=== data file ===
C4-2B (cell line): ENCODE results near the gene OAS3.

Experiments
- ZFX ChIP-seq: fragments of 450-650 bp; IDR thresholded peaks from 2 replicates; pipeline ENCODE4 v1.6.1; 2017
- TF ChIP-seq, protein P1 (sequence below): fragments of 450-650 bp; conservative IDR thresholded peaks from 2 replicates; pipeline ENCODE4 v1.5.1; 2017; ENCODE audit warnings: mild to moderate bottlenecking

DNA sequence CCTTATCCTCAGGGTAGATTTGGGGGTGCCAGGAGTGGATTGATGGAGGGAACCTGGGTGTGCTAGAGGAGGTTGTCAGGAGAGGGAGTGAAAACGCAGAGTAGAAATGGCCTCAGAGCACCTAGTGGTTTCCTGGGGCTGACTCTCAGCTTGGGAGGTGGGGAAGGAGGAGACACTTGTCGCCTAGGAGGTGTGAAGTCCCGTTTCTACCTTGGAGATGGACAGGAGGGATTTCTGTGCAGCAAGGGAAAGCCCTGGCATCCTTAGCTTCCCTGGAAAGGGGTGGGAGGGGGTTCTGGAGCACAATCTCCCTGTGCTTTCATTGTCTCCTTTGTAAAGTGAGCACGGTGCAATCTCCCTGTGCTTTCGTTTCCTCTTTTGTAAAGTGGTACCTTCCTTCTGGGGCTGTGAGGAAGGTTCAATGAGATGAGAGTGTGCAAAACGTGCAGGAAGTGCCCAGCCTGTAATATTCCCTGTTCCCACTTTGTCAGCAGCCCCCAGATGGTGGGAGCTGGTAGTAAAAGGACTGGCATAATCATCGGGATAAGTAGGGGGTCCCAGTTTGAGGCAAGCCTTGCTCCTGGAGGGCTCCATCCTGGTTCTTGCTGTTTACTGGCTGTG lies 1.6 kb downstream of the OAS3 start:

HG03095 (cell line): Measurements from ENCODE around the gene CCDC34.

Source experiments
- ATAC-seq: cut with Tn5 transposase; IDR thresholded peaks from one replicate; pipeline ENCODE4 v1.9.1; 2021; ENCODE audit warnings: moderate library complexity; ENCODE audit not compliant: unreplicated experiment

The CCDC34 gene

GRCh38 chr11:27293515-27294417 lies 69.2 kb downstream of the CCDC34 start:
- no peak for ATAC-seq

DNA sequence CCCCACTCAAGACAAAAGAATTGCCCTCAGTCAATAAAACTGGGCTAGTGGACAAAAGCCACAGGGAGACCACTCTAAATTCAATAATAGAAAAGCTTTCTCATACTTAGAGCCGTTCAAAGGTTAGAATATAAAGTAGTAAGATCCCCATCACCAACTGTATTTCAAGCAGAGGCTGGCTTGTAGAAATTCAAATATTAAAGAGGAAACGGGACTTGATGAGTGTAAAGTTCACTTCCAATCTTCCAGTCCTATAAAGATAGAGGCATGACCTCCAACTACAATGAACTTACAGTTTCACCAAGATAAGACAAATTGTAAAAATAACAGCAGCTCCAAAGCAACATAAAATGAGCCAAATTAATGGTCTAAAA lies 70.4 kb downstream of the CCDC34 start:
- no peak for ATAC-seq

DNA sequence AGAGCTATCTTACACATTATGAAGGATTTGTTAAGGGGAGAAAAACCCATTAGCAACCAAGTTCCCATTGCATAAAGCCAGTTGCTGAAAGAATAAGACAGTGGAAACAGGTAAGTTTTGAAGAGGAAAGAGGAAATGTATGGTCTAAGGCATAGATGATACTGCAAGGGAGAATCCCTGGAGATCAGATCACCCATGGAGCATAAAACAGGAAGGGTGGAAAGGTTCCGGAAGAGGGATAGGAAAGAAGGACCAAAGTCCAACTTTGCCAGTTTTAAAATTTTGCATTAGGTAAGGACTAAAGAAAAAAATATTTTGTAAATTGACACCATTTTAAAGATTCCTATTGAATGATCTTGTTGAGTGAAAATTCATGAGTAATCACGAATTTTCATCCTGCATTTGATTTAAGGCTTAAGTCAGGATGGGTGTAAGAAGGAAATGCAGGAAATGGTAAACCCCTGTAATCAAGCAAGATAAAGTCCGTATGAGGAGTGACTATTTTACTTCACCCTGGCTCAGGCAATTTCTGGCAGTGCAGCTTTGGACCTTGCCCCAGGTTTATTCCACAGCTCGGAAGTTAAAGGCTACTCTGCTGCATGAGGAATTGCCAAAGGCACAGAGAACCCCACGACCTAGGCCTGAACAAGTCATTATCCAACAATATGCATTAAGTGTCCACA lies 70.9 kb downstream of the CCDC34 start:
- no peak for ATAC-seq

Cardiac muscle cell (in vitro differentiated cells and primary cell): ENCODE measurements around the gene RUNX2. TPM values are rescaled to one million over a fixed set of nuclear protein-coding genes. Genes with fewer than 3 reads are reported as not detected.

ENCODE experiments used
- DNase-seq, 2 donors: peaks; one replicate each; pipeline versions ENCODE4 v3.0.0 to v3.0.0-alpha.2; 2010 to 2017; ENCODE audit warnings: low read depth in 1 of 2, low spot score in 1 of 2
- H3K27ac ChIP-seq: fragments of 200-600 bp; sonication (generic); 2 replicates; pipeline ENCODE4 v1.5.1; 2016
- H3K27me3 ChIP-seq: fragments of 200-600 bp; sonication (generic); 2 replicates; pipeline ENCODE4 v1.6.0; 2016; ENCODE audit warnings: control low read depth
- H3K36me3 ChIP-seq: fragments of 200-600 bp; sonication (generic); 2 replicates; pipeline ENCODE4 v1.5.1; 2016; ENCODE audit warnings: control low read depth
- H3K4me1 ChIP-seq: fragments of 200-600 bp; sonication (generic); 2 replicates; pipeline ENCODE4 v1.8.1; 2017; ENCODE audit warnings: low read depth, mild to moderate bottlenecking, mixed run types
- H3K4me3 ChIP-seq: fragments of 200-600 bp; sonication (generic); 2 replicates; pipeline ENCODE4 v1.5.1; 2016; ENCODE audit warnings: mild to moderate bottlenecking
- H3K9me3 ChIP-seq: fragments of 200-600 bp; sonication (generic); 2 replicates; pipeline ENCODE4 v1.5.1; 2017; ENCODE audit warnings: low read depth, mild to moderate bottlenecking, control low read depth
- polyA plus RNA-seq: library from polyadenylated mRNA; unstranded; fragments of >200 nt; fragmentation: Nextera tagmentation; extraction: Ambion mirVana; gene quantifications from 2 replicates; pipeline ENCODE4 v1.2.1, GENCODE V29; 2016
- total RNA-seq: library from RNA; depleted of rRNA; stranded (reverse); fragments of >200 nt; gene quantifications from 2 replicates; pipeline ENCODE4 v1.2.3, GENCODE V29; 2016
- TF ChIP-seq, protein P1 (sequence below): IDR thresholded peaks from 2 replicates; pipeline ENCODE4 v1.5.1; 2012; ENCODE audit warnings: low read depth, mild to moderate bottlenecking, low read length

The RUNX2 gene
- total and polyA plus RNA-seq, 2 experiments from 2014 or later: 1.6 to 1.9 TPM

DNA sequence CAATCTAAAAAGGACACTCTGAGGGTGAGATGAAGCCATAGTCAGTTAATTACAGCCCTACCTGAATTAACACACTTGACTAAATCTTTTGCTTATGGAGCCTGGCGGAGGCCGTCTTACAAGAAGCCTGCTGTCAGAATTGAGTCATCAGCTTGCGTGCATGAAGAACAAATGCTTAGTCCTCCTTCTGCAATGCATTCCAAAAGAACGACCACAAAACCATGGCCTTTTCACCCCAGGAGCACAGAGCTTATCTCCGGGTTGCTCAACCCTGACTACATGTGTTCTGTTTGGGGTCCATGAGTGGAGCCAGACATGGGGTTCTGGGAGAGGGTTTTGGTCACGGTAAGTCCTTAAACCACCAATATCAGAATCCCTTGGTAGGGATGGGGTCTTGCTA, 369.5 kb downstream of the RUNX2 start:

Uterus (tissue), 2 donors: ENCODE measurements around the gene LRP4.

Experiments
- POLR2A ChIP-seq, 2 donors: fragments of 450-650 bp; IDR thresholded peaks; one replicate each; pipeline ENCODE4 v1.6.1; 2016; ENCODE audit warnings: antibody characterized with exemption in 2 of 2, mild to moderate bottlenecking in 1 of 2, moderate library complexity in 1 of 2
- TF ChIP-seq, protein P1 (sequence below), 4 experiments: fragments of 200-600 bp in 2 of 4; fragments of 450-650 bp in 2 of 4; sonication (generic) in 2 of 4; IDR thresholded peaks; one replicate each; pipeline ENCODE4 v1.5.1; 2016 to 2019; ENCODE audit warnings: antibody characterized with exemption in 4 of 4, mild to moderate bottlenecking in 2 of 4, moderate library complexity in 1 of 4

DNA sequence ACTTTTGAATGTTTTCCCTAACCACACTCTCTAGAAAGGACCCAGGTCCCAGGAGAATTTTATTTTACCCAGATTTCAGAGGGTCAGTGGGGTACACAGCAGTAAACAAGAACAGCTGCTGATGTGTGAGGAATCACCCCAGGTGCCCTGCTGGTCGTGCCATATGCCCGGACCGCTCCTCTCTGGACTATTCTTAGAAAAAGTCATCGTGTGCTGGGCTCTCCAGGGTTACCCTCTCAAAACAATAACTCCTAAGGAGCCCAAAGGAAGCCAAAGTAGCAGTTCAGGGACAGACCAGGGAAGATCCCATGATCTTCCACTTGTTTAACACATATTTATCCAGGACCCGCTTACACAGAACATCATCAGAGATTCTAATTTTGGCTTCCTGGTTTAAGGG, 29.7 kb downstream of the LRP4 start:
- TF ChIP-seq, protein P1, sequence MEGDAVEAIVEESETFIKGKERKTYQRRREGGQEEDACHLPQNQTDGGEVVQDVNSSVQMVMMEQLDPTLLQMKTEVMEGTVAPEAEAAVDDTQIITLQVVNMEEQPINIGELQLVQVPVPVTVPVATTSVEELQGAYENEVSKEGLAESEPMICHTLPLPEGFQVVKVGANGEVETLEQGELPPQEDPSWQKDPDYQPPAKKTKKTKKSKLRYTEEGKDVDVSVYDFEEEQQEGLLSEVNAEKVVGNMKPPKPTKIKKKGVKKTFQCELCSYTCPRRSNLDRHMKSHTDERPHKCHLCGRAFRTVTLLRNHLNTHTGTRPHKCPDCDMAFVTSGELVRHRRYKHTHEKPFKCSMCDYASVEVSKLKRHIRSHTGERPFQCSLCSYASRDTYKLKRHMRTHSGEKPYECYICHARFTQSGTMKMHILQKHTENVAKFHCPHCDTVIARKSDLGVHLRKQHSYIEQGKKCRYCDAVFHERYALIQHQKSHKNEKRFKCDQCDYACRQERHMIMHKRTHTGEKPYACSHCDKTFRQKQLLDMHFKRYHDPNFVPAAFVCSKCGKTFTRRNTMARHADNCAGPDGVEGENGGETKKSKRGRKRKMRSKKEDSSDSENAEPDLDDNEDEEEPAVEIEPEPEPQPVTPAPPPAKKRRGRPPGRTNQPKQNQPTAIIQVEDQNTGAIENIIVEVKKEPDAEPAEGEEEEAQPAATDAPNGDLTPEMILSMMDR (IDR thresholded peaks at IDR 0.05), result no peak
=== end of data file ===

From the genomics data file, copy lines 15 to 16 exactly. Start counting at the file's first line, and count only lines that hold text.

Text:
- no peak for ATAC-seq

Cardiac muscle cell (in vitro differentiated cells and primary cell): ENCODE measurements around the gene RUNX2. TPM values are rescaled to one million over a fixed set of nuclear protein-coding genes. Genes with fewer than 3 reads are reported as not detected.